The book, “Walking with God” by E A Johnston (I always liked the idea of publishing my poetry books under the name of M J Kerr), looks at the life of Enoch. I preached a sermon on Enoch a long time ago. I was kind of encouraged that it wasn’t until he was 65 that Enoch began walking with God. There’s a side of me that tells me that I have another five years before I need to take my walk with God seriously if I am to be like Enoch! There’s another voice that tells me not to be so silly – scripture isn’t meant to be read like that.
The book doesn’t just talk about Enoch but mines the seams of Christian history over the last two or three hundred years, picking out one gem after another. Christians can probably tell you a lot about Abraham and David, Nehemiah and Paul but I wonder if they could tell you much about Robert Murry McCheyne or C T Studd. I know them from my theology degree and the years I spent with the Plymouth Brethren Church where reading the latest best sellers in W H Smith was not encouraged. At the time I had collected and read every Dick Francis novel going. It broke my heart when I felt compelled to get rid of them.
The book doesn’t tell you much about these men and women who stand out as remarkable men and women. Each person gets three or four paragraphs. It makes mention of getting up at four in the morning, of asking God for a big heart, of looking at the sky and the clouds and having a greater sense of the divine, of spending time with others in worship and prayer and being refreshed, of crying out to God to be filled, of eloquence God-given in their preaching, of letting God do what He will do, how and when He wishes.
We have a habit of labelling these people, and the Bible heroes, as super-spiritual and out of our league but they were people who made the decision to walk with, talk with, chase after and catch God – no half measures. We are all capable of doing that.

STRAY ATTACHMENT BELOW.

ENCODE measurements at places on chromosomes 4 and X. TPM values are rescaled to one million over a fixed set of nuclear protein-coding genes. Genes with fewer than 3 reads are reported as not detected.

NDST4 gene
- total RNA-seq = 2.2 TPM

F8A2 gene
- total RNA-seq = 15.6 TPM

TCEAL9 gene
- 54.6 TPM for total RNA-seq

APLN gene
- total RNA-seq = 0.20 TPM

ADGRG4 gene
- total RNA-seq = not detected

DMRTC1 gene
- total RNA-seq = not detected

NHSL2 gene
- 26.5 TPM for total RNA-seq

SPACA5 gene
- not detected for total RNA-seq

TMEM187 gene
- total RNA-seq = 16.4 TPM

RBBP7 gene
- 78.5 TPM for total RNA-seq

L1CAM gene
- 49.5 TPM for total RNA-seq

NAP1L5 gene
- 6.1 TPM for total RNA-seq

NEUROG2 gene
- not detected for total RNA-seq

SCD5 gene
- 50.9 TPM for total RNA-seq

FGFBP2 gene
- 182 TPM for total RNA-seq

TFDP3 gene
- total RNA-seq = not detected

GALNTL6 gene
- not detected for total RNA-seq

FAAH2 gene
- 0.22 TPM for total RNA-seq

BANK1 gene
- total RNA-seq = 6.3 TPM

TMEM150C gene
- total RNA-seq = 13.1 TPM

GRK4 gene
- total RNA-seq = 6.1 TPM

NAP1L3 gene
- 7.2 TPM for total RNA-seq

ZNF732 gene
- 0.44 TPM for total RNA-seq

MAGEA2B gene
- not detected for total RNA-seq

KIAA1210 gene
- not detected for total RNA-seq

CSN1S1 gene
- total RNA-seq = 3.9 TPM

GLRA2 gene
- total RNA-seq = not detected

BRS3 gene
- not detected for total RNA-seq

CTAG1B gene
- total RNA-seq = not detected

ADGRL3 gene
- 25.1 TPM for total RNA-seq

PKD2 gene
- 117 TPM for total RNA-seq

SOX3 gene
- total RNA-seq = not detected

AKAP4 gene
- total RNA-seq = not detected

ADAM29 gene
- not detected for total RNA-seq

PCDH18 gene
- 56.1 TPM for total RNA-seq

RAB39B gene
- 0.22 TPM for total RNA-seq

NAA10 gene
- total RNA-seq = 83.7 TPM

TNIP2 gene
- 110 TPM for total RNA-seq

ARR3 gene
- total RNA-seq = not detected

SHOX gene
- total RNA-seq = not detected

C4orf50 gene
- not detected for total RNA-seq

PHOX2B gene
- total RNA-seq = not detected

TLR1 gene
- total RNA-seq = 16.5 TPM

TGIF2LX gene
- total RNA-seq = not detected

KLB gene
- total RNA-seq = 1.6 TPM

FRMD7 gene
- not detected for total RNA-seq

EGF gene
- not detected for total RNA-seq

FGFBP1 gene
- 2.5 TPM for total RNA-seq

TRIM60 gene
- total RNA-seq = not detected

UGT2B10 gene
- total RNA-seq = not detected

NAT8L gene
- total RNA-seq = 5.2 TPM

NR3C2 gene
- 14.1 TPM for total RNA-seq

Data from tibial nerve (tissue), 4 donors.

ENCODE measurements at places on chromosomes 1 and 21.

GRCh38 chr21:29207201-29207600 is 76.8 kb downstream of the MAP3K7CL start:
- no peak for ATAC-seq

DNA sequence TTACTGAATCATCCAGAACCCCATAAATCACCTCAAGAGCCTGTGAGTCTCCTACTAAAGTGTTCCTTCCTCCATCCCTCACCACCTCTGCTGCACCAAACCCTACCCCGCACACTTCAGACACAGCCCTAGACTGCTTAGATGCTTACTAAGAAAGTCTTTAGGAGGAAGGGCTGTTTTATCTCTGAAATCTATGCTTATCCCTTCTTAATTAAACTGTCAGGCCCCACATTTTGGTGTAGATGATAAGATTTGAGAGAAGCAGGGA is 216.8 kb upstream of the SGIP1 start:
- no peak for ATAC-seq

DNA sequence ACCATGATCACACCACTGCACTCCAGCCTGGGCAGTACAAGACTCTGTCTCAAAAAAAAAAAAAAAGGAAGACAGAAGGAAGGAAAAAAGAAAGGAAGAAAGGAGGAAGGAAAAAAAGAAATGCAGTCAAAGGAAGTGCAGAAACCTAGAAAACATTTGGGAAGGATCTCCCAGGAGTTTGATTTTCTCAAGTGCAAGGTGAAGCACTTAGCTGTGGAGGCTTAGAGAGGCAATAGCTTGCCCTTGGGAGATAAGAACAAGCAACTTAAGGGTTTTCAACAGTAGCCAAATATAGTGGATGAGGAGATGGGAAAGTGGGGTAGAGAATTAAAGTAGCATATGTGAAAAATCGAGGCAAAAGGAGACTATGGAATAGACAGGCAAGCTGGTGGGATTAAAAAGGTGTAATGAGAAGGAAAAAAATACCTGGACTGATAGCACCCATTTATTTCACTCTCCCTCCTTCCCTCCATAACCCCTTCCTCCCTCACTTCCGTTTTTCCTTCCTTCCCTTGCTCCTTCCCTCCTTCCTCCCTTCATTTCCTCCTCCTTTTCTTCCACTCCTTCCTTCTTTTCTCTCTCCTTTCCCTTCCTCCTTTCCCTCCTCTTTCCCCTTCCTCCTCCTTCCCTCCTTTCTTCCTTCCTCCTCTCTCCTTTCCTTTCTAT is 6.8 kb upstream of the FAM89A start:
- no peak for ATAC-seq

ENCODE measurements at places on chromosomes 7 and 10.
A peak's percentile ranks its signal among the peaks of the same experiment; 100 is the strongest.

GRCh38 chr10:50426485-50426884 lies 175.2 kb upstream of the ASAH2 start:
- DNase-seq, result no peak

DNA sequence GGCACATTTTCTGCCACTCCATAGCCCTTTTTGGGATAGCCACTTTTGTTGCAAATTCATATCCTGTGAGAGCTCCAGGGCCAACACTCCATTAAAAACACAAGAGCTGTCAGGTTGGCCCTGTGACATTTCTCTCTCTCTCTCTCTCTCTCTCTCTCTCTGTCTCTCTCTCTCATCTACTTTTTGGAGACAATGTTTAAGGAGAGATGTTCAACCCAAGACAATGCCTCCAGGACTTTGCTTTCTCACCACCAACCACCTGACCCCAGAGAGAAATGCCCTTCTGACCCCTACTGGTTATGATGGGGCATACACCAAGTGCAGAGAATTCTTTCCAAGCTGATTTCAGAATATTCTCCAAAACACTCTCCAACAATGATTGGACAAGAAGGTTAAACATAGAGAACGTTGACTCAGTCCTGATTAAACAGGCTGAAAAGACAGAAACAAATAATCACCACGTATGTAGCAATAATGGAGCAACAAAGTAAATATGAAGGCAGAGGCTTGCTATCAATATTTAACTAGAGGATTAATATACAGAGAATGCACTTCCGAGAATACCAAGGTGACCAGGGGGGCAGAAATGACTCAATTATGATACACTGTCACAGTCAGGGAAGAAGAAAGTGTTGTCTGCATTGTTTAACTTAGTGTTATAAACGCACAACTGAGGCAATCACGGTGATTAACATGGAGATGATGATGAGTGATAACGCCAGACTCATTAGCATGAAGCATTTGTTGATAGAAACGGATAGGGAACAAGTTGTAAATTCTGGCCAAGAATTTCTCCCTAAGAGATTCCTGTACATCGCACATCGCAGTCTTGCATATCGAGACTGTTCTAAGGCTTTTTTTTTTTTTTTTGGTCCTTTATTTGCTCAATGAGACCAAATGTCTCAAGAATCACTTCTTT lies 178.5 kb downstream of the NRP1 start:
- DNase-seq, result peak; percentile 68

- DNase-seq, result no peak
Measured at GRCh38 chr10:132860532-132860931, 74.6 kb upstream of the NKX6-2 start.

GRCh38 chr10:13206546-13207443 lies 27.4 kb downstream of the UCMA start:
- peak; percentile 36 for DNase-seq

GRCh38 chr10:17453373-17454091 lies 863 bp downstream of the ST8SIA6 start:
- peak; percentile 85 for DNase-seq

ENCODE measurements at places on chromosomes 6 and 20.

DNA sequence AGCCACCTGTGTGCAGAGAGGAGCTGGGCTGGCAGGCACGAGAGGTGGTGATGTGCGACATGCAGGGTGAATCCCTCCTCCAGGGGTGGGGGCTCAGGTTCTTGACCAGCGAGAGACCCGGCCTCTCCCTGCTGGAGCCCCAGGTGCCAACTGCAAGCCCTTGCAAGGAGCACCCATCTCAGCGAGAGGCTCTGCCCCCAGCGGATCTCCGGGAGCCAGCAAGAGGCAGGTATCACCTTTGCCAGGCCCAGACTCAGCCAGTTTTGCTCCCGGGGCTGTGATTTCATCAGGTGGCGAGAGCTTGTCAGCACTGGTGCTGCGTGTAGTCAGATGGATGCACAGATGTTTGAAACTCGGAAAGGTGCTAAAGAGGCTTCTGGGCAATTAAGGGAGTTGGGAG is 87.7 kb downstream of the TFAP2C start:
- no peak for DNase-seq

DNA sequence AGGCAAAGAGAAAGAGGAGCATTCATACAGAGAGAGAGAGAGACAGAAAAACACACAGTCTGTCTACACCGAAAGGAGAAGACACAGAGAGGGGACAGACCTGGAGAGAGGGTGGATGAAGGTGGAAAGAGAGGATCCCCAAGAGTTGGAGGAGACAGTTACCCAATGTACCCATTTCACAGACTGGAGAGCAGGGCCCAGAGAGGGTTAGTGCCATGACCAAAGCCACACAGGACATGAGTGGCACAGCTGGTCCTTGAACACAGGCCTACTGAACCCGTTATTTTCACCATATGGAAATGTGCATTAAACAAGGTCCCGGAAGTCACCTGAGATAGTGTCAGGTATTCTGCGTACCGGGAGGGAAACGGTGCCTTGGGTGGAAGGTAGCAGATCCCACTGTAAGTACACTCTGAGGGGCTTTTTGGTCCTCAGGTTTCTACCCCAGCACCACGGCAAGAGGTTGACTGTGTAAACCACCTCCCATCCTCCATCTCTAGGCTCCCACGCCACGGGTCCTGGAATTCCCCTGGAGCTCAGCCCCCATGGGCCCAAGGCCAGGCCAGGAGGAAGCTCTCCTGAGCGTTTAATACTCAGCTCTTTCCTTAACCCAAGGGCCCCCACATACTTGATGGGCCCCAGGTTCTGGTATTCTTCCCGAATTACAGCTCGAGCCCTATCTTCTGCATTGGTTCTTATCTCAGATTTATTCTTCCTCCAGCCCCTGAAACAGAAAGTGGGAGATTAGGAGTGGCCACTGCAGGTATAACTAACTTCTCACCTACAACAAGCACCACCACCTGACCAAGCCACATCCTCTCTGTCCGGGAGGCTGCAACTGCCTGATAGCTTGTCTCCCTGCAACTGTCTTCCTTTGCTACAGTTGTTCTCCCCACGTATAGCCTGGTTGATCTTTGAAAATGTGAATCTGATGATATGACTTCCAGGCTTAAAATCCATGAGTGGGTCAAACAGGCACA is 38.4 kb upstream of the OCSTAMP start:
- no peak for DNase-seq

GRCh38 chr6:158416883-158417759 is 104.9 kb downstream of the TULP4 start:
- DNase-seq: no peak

One of the chapters in the book was dedicated to Duncan Campbell who was a part of the revival on the Isle of Lewis in the late 1940s and early 50s. To anyone who says that he started it, Duncan Campbell insisted that it was happening before he arrived and it wasn’t him at all, but totally God. He was just there. He also talks about the place of prayer.
Reading the book, so far, has made me dissatisfied. I would like to point a finger at the church today and say it’s at fault. I am sure they are out there, the men and women like Duncan Campbell and the like. But that’s the problem – we look for the men and the women like them and fail ourselves to be those men and women like them. We think it’s someone else’s job, someone special, someone with the time to spend with God, someone not holding down a full time job, someone in full time ministry, someone obviously gifted – someone not me. And the enemy wins when he has us thinking like that.
I have a picture that often comes to mind when I think about Enoch. I see a boy sitting on a wall swinging his legs and looking down the lane. Someone, an old man, walks slowly towards him. A smile lights up the boy’s face. He jumps down from the wall and begins to walk in step with him.
“Can I walk with you a while, mister?” The boy always asks and never presumes. I’m not sure it the man ever answers, but the two of them walk down the path together talking sometimes, silent sometimes, but always together.
Every day the boy is waiting, sitting on the wall, knowing his friend will come by and wanting so badly to walk with him. Every day he jumps down from the wall.
There’s never a day when the boy is not made welcome.
That’s how I picture Enoch and God.
How I picture God and I is sometimes like that. Sometimes though, I’m not sitting on the wall waiting. Sometimes I’m doing something else entirely. I’m not looking down the lane. Sometimes God walks by and I’m not sitting on the wall. God misses me. We are not together talking sometimes, silent sometimes.
And my day is a little less bright because of it.